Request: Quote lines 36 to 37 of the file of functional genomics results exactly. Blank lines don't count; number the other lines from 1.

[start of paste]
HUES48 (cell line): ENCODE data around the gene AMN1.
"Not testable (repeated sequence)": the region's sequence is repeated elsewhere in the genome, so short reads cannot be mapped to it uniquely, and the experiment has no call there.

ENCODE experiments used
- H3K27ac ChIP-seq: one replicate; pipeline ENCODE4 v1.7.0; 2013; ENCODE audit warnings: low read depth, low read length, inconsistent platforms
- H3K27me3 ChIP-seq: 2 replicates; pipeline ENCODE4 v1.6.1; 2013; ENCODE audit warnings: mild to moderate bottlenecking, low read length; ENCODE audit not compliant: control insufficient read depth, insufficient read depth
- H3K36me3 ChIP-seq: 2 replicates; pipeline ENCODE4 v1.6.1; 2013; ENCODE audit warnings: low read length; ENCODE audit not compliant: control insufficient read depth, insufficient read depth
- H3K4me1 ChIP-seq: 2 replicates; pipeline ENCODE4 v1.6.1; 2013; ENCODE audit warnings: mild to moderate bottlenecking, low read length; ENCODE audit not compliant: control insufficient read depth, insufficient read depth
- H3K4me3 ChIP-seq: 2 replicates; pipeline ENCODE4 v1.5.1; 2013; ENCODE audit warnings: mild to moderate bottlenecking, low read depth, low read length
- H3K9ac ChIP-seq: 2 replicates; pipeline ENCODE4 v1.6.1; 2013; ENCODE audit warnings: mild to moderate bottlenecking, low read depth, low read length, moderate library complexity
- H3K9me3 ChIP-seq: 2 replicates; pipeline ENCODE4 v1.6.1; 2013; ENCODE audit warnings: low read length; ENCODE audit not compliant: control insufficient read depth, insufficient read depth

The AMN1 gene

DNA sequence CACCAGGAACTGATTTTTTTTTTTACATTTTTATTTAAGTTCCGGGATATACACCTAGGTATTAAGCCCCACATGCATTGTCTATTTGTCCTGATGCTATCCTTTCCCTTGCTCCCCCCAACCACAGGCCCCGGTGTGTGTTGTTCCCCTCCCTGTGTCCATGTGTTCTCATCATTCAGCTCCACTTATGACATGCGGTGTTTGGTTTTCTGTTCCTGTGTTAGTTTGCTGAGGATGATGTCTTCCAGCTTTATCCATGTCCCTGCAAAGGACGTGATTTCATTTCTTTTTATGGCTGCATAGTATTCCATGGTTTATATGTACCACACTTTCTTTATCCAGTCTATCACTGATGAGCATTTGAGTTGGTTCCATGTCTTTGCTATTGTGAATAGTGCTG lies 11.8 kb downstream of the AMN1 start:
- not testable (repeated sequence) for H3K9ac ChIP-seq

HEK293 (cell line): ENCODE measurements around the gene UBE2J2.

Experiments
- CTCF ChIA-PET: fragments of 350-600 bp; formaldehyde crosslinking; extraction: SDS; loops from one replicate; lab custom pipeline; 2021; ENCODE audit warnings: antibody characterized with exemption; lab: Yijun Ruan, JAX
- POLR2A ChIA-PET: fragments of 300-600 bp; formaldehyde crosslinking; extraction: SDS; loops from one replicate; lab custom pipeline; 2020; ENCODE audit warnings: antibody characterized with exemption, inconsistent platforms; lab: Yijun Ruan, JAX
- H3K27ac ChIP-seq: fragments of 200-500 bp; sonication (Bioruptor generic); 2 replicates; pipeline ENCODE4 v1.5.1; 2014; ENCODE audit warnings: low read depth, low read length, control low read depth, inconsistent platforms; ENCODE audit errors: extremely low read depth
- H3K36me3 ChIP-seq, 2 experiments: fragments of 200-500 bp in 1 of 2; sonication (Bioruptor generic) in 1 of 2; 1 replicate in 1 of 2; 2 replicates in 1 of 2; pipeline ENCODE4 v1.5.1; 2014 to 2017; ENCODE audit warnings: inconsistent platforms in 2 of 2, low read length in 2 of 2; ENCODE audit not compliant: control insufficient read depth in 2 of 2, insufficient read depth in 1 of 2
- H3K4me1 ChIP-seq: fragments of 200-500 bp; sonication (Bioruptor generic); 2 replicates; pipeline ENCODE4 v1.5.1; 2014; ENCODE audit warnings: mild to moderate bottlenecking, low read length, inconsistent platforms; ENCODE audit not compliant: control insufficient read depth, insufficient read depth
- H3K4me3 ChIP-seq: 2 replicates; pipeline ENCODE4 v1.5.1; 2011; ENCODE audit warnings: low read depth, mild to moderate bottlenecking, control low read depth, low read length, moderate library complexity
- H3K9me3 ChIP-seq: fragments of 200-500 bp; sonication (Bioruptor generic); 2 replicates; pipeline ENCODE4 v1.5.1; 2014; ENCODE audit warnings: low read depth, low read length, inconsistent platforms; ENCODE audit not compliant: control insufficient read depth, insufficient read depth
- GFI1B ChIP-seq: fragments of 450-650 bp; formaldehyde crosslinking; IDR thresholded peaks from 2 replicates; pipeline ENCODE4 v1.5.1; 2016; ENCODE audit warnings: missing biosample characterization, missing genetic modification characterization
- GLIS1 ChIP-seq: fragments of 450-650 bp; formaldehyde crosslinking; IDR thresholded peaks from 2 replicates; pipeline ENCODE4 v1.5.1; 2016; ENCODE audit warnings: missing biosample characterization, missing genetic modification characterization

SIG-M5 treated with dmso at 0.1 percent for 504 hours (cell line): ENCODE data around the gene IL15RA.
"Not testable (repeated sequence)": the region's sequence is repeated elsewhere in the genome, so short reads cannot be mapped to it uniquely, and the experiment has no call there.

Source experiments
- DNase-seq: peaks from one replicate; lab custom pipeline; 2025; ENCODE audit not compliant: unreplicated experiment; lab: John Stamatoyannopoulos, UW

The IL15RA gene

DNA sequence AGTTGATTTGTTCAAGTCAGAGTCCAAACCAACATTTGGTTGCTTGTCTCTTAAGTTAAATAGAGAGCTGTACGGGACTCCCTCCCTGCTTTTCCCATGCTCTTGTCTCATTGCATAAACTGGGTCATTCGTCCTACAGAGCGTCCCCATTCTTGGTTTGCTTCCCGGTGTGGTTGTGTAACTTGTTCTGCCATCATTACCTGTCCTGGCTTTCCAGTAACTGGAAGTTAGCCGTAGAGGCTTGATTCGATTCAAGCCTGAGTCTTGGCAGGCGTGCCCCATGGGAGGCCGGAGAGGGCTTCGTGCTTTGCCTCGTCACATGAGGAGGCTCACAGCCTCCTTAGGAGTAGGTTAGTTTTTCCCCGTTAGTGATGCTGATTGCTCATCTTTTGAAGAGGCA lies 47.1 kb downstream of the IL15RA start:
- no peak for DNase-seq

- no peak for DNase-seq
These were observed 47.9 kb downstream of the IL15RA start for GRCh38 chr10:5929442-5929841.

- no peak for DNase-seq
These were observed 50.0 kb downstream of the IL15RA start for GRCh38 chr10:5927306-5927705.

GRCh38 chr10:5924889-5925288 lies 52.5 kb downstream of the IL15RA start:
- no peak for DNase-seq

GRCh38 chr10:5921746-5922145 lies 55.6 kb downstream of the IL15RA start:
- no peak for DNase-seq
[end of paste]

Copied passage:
GRCh38 chr10:5924889-5925288 lies 52.5 kb downstream of the IL15RA start:
- no peak for DNase-seq